Oct. 14, 2011 at 5:04 PM ET
Nearly two months after problems were first announced, contact lens giant CooperVision Inc. and federal health regulators have amped up public warnings about nearly 780,000 recalled contact lenses, urging users to return the potentially defective products and to seek medical care if they show symptoms of harm.
The federal Food and Drug Administration on Friday posted a Class I recall warning about CooperVision's Avaira Toric contact lenses, which were first recalled Aug. 19 because of residue left behind during manufacturing. In a safety alert, the FDA identified the substance as a silicone oil residue.
Class I recalls are the most serious kind of recall and involve problems in which there is a reasonable chance of serious adverse health consequences or death.
“If your lenses have been recalled, immediately remove your existing lenses, discontinue lens wear and return your lenses to your eye care practitioner or point of purchase,” CooperVision officials wrote in a statement posted Friday on the FDA's website.
Consumers have reported problems with hazy vision, discomfort, severe pain and eye injuries requiring medical treatment, the release said.
The notice comes after FDA officials demanded that the Fairport, N.Y., firm broaden its notification of the recall of Avaira Toric lenses manufactured from Nov. 1, 2010 to Aug. 3. The FDA now says some 778,301 lenses were distributed. CooperVision officials originally said about 600,000 lenses were affected.
FDA officials had threatened to issue independent notice of concerns about the contact lenses if CooperVision didn’t adequately publicize the potential for problems caused by unidentified and unintended residue left behind during manufacturing.
"CooperVision's public communications are consistent with the agency's expectations for a Class I recall," Morgan Liscinsky, an FDA spokeswoman, said in an e-mail Friday."The FDA will continue to monitor this recall's effectiveness to ensure that the affected devices are moved from the marketplace and not used by consumers."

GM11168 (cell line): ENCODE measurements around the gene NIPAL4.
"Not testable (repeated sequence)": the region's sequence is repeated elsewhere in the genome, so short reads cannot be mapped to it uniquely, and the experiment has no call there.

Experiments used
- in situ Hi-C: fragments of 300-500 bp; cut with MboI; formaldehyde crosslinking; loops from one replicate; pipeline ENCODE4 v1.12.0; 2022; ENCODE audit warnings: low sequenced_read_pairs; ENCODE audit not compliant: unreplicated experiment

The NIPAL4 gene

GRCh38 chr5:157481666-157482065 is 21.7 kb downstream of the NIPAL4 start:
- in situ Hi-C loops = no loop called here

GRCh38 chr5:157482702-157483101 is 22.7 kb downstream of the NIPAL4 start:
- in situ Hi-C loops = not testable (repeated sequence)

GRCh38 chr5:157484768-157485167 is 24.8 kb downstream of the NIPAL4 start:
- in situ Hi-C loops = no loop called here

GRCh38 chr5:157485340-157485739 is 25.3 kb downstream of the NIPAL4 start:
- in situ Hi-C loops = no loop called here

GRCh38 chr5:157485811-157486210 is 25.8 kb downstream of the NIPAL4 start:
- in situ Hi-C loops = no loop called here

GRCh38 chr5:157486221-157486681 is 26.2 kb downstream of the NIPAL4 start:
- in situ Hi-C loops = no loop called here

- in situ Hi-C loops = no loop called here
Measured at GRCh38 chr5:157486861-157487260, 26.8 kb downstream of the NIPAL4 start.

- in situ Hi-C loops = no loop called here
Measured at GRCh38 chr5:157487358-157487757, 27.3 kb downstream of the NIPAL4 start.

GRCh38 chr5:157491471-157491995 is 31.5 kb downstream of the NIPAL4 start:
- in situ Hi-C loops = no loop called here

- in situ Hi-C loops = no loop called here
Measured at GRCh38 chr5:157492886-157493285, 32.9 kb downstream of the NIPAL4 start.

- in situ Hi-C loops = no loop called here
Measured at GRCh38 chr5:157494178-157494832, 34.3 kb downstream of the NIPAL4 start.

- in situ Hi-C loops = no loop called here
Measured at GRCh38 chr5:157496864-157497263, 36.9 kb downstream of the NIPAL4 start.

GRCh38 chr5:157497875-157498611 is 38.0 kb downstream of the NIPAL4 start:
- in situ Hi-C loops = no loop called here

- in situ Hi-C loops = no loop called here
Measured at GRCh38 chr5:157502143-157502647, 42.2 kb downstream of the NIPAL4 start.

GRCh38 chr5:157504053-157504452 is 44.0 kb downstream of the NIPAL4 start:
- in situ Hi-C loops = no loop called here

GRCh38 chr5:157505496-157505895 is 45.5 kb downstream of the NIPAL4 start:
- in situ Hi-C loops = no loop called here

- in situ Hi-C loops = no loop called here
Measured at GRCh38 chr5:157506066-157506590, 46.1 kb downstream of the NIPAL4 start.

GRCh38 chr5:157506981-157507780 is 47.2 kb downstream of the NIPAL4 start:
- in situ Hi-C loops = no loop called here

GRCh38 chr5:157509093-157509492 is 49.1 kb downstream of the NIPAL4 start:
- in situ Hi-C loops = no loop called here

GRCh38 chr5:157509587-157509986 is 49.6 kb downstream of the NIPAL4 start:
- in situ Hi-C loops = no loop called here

CooperVision had issued what Phyllis Entis, author of the blog eFoodAlert, called a “stealth recall” of the products in the United States after issuing more detailed recalls in several other countries, including Australia, Hong Kong and Spain. Entis first raised concerns in August, when she started receiving reports of serious eye injuries tied to the Avaira Toric lenses.
"In my opinion, CooperVision is engaging in damage control, now that their problem is no longer stealthy," Entis said.
The early release said that consumers experienced only hazy vision and discomfort.
Since then, Entis said dozens of consumers have reported problems ranging from blurry vision and eye irritation to corneal abrasions and tears that required emergency department visits. Some reports involved CooperVision brands other than Avaira Toric, but FDA officials said no other brands have been recalled.
Most of the users said they were not notified by the retailers who sold the products, including Costco, Walmart and LensCrafters about the recall. Nor were they told about the potential for injuries by their eye care providers. Some consumers said they intend to sue CooperVision for financial and medical harm blamed on the recalled lenses.
FDA officials had received at least 15 reports of injuries related to the recalled lenses, including severe injuries such as corneal tears, said Liscinsky, the FDA spokeswoman.
Consumers can check to see if their contact lenses are affected by the recall at www.coopervision.com/recall. Or they can call a toll-free consumer hotline at 1-855-526-6737 for more information.